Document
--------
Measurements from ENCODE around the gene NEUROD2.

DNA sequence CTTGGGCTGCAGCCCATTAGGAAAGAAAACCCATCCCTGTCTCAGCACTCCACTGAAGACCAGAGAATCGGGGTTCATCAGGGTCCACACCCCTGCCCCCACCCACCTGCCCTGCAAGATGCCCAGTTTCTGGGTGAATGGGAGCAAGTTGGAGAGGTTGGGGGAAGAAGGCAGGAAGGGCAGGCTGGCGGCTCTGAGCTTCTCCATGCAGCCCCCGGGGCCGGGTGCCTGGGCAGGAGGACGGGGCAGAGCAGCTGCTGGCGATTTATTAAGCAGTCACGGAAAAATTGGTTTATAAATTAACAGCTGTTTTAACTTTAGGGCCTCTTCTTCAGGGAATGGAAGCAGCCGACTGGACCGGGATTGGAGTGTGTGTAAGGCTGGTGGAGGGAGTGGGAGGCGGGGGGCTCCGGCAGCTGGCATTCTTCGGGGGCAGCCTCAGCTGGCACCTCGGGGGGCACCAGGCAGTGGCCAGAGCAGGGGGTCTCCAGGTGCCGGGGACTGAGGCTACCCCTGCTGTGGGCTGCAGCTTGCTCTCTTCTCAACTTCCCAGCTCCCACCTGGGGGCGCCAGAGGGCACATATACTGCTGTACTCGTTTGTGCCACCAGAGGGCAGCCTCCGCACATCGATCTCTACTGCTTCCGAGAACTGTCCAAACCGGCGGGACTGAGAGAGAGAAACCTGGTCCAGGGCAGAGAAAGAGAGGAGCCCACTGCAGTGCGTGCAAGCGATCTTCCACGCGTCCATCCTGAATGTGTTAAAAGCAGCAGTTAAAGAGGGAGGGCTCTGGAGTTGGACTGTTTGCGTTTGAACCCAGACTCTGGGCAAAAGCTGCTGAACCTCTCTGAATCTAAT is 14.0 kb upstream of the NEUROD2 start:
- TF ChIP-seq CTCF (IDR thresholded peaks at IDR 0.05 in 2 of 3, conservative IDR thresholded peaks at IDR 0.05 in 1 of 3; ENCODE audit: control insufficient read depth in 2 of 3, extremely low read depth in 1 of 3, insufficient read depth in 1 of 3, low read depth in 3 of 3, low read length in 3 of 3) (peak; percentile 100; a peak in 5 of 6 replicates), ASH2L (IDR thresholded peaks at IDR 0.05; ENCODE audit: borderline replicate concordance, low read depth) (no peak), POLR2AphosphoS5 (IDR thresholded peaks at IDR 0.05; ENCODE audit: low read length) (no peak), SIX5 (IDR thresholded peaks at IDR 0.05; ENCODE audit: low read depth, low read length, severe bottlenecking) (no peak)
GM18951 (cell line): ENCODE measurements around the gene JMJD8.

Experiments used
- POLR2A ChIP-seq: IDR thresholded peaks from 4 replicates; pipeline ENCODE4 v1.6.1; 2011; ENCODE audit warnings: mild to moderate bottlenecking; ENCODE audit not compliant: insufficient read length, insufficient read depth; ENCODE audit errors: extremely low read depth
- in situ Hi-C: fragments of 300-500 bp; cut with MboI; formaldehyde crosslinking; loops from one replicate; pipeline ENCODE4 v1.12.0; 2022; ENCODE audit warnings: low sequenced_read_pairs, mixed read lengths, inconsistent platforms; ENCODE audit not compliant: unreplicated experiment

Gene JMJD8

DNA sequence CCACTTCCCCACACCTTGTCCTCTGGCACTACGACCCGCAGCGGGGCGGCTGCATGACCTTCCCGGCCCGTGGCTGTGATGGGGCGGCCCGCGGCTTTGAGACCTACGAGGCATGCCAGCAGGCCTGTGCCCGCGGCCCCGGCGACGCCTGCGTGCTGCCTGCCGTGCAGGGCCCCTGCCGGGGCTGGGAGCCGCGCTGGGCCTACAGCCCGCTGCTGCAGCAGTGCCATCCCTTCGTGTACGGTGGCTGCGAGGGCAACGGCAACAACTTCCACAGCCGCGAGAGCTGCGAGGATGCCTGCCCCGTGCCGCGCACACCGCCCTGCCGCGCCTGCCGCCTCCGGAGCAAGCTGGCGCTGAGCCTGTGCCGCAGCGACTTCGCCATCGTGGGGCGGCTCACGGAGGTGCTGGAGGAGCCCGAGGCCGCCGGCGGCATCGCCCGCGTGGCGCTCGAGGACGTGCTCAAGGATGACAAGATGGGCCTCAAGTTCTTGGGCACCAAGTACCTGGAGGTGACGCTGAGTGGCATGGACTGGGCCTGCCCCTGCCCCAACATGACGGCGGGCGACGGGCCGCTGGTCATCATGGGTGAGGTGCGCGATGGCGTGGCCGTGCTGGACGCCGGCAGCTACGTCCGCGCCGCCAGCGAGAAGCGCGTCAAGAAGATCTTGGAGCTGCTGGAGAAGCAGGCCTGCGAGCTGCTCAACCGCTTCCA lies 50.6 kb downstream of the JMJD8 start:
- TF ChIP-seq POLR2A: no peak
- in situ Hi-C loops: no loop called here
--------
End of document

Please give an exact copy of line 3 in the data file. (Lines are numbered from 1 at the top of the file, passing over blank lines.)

- TF ChIP-seq CTCF (IDR thresholded peaks at IDR 0.05 in 2 of 3, conservative IDR thresholded peaks at IDR 0.05 in 1 of 3; ENCODE audit: control insufficient read depth in 2 of 3, extremely low read depth in 1 of 3, insufficient read depth in 1 of 3, low read depth in 3 of 3, low read length in 3 of 3) (peak; percentile 100; a peak in 5 of 6 replicates), ASH2L (IDR thresholded peaks at IDR 0.05; ENCODE audit: borderline replicate concordance, low read depth) (no peak), POLR2AphosphoS5 (IDR thresholded peaks at IDR 0.05; ENCODE audit: low read length) (no peak), SIX5 (IDR thresholded peaks at IDR 0.05; ENCODE audit: low read depth, low read length, severe bottlenecking) (no peak)